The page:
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Texas church shooting: Gunman had fled mental hospital in 2012

08 Nov 2017 | By NewsBytes Staff

Texas gunman Devin Kelley, who shot dead 26 people at a church in Sutherland Springs, had fled from a mental health clinic in 2012.

Kelley had been hospitalized after being court-martialled by the US Air Force for assaulting his ex-wife and infant stepson.

The assault charges legally barred him from owning firearms. It remains unclear how he secured the guns used in the shooting.

In context: More details emerge about Texas church shooter

08 Nov 2017Texas church shooting: Gunman had fled mental hospital in 2012

DetailsKelley "suffered from mental disorders", was deemed a "danger"

In June 2012, Kelley fled from the Peak Behavioral Health Services in Santa Teresa, New Mexico.

The hospital reported him missing and told police that he "suffered from mental disorders" and that he was "a danger to himself and others."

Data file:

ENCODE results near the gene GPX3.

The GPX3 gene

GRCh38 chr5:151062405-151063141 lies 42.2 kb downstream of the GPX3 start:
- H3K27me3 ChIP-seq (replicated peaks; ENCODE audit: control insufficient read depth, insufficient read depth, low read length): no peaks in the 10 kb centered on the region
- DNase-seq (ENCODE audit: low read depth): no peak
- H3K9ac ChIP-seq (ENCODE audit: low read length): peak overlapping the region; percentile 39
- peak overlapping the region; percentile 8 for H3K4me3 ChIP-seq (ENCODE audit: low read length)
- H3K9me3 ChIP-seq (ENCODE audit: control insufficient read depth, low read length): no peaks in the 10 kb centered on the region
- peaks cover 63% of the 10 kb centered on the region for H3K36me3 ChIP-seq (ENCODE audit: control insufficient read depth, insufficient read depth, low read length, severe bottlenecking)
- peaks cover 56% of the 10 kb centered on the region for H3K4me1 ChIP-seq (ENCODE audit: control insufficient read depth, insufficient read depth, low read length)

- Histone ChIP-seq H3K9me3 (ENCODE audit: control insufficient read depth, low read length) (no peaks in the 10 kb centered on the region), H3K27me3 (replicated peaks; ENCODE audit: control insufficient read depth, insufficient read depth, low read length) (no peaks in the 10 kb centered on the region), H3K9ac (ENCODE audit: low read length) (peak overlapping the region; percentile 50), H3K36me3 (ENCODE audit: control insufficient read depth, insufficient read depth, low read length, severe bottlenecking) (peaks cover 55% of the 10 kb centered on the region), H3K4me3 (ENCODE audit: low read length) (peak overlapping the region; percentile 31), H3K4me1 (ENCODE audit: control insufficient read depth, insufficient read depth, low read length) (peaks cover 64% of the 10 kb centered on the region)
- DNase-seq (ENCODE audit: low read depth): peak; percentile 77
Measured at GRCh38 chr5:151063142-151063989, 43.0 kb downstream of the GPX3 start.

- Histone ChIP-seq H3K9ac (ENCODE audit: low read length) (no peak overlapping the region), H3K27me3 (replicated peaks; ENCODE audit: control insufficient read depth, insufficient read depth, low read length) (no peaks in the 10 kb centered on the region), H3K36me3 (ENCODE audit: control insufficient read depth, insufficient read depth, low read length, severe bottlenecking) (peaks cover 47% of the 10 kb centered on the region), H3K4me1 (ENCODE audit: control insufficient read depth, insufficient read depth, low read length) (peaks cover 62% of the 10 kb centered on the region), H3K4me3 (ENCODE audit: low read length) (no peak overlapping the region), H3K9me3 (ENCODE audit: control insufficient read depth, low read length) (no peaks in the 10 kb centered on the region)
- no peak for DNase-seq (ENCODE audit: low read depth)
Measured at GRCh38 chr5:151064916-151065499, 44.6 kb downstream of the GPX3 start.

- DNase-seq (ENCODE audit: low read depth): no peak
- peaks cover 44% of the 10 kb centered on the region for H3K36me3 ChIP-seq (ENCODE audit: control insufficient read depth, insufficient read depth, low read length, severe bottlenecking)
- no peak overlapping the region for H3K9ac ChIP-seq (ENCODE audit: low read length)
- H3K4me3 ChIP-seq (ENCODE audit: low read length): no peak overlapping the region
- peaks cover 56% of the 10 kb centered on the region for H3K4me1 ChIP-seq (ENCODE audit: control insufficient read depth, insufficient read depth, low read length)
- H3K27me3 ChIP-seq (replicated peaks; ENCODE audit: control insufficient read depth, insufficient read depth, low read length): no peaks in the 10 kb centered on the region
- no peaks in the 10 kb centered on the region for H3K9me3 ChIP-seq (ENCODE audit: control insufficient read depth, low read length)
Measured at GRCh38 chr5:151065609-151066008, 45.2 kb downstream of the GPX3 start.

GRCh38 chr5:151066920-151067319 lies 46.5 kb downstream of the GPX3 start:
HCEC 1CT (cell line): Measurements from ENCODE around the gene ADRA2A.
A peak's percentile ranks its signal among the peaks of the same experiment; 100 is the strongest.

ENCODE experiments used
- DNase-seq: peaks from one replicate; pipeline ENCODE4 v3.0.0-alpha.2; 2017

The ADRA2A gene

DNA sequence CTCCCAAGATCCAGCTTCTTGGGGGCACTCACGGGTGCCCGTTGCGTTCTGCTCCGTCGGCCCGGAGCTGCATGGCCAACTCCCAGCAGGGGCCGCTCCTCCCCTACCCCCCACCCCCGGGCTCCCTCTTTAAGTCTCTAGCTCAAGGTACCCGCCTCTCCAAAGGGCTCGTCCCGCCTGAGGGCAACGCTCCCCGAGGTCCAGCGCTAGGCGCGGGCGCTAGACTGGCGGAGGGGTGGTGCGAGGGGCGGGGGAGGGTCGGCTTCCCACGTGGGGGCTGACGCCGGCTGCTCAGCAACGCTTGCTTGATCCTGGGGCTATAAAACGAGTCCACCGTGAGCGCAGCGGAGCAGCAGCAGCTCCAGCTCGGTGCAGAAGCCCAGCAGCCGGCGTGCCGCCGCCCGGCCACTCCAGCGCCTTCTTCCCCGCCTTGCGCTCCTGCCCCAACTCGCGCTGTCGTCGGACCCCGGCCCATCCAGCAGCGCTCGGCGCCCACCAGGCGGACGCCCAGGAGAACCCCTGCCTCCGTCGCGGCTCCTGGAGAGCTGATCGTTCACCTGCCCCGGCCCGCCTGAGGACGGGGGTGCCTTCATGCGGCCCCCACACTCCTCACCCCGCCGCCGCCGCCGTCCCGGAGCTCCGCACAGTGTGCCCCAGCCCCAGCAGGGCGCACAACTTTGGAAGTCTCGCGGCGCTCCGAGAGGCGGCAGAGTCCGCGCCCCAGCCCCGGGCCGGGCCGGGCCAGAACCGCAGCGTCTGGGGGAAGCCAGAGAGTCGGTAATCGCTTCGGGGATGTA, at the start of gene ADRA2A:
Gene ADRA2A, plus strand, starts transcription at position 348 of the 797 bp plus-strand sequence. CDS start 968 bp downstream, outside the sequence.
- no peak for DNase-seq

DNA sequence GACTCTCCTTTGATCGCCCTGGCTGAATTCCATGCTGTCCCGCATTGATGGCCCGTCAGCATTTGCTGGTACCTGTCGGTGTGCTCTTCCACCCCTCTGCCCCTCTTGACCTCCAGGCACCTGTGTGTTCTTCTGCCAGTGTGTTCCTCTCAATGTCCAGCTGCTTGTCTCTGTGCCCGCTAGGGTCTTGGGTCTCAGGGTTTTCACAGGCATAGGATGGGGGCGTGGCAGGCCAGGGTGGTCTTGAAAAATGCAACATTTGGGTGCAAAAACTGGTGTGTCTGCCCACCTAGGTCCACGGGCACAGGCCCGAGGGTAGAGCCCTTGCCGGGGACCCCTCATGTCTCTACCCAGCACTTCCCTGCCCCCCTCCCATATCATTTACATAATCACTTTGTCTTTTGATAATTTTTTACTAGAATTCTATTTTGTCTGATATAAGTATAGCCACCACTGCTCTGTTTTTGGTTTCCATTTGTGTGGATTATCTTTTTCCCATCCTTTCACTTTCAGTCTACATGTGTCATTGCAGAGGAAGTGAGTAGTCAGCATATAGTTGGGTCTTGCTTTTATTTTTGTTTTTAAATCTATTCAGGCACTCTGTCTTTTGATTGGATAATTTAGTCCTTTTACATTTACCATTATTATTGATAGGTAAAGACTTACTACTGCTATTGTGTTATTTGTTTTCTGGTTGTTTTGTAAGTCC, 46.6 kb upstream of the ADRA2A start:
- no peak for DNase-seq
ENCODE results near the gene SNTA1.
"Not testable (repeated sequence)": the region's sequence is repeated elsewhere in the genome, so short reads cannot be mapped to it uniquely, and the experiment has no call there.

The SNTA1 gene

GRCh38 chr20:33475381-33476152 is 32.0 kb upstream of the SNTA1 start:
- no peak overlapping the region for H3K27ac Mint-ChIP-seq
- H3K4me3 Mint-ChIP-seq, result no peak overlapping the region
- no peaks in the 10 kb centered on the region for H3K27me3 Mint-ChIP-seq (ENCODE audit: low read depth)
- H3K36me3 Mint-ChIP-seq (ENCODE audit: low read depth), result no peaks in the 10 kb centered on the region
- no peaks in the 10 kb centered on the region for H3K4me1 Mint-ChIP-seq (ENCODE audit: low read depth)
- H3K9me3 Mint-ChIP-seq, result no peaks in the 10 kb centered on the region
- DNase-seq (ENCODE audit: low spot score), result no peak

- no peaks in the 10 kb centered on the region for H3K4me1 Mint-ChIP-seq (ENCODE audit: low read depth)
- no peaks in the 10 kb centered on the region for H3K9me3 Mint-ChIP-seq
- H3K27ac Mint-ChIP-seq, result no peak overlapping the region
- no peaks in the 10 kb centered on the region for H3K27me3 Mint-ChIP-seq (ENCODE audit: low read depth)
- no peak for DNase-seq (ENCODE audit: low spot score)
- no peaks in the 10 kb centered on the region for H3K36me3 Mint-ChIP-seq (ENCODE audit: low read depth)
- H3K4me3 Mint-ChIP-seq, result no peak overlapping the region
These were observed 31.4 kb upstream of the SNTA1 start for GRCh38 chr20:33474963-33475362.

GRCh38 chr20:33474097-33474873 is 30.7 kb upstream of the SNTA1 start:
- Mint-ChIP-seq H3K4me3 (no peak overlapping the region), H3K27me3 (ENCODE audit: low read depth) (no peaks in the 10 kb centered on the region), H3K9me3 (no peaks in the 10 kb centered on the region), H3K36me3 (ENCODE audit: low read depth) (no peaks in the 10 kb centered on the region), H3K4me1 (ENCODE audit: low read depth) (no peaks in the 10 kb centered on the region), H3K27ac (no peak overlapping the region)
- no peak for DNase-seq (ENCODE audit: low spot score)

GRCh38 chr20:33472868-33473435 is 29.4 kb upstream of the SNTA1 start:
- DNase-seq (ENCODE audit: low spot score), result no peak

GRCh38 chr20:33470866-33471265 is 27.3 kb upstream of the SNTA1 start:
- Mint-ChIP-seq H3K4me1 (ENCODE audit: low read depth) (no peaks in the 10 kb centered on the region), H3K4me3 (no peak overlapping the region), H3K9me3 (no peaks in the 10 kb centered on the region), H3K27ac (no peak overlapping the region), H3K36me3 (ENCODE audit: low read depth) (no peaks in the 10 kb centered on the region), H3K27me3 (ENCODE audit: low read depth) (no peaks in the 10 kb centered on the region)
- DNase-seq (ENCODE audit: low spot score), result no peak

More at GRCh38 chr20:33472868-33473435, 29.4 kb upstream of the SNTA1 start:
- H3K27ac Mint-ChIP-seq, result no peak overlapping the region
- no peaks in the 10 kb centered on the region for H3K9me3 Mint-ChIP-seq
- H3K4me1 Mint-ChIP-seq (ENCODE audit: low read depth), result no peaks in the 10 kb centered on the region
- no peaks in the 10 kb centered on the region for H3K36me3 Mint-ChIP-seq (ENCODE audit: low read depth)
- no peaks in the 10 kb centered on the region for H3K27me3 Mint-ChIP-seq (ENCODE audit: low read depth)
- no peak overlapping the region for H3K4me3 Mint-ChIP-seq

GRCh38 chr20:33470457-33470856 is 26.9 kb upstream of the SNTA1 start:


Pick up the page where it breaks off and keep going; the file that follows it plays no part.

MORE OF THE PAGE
He was arrested by police at a bus terminal in El Paso, Texas, according to a police report.

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Kelley sneaked firearms into airbase to attack superiors

ThreatsKelley sneaked firearms into airbase to attack superiors

The police report said Kelley "had already been caught sneaking firearms onto Holloman Air Force Base," where he was stationed with his then-wife and stepson.

He was "attempting to carry out death threats" against "his military chain of command."

Kelley later pleaded guilty in a military court for repeatedly assaulting his wife and stepson and was imprisoned for a year in a naval prison.

HorrificWitnesses say Kelley shot children at point-blank range

Meanwhile, witnesses to the horrific shooting told reporters that Kelley had stormed into the church and shouted "Everybody Die!" before he opened fire.

"Everybody got down, crawling under wherever they could hide. He was shooting hard," said Rosanne Solis, a survivor of the shooting.

He walked up and down the aisle looking for survivors and didn't hesitate to shoot crying children at point-blank range.

Possible motiveRow with mother-in-law may have motivated gunman's rampage

"This was not racially motivated, it wasn't over religious beliefs," said Freeman Martin, the regional director for the Texas Department of Public Safety.

"There was a domestic situation going on with the family and in-laws," he said.

Kelley had sent threatening texts to his mother-in-law.

"We know that he expressed anger towards his mother-in-law, who attends this church," Martin added.